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Retinal homeobox protein Rx

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Title: Retinal homeobox protein Rx  
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Retinal homeobox protein Rx

Retina and anterior neural fold homeobox
Identifiers
Symbols  ; MCOP3; RX
External IDs GeneCards:
Orthologs
Species Human Mouse
Entrez
Ensembl
UniProt
RefSeq (mRNA)
RefSeq (protein)
Location (UCSC)
PubMed search

Retinal homeobox protein Rx also known as retina and anterior neural fold homeobox is a protein that in humans is encoded by the RAX gene.[1] The RAX gene is located on chromosome 18 in humans, mice, and rats.[2]

Function

This gene encodes a homeobox-containing transcription factor that functions in eye development. The gene is expressed early in the eye primordia, and is required for retinal cell fate determination and also regulates stem cell proliferation.[1]

Towards the end of late gastrulation a single eye field has formed and splits into bilateral fields via action by the signaling molecule, sonic hedgehog (Shh) secreted from the forebrain. Rax and Six-3 (also a transcription factor) maintain the forebrain's ability to secrete Shh by inhibiting activity of the signaling molecule Wnt.[3]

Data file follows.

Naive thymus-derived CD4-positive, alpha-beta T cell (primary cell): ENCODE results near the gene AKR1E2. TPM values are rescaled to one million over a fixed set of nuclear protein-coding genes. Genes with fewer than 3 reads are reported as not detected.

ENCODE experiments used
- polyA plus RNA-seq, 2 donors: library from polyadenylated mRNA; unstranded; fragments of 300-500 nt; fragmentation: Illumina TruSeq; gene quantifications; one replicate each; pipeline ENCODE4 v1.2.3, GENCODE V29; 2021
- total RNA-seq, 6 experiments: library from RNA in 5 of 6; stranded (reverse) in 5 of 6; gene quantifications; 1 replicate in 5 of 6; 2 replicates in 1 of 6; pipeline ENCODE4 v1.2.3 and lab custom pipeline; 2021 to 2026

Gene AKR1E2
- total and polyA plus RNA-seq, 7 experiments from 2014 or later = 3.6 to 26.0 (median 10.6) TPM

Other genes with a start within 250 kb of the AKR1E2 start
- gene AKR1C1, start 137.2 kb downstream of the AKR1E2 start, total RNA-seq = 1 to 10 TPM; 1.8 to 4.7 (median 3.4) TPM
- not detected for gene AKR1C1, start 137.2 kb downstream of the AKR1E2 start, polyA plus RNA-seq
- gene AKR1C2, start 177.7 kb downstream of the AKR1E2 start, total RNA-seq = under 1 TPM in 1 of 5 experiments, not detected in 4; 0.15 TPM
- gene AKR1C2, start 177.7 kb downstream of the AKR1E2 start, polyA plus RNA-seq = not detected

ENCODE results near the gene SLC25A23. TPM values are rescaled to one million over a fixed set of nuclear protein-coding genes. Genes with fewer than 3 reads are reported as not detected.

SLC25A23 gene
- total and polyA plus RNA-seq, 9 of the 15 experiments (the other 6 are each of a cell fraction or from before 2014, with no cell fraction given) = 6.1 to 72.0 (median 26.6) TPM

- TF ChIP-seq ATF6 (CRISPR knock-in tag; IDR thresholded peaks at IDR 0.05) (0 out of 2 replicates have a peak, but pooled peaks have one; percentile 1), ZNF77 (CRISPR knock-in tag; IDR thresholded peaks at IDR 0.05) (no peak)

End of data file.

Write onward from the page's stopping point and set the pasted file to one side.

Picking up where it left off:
Rax (Retina and Anterior Neural Fold Homeobox) is a gene in the OAR (Otx, Arx,& Rax) subgroup of the paired-like homeodomain family of transcription factors. Discovered in 1997,[4] the Rax gene is known to contribute to the development of the retina, hypothalamus, pineal gland and pituitary gland.[5]

Clinical significance

Mutations in this gene have been reported in patients with defects in ocular development, including microphthalmia, anophthalmia, and coloboma.[1]

Mutations to the Rax gene cause malformation of the retinal field, including anophthalmia and micropthalmai.[6]

Individuals who have a mutation in the RAX gene fail to develop ocular structures, referred to as anophthalmia.[3] RAX mutant individuals can also have micropthalmia, where one or both of the eyes is smaller than normal.[2]

Animal studies

Xenopus tropicalis rax mutant frogs are eyeless where the future retinal tissue instead has diencephalon and telencephalon features.[7] Also, RAX knockout mice have no eyes and abnormal forebrain formation.

References

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This article incorporates text from the United States National Library of Medicine, which is in the public domain.



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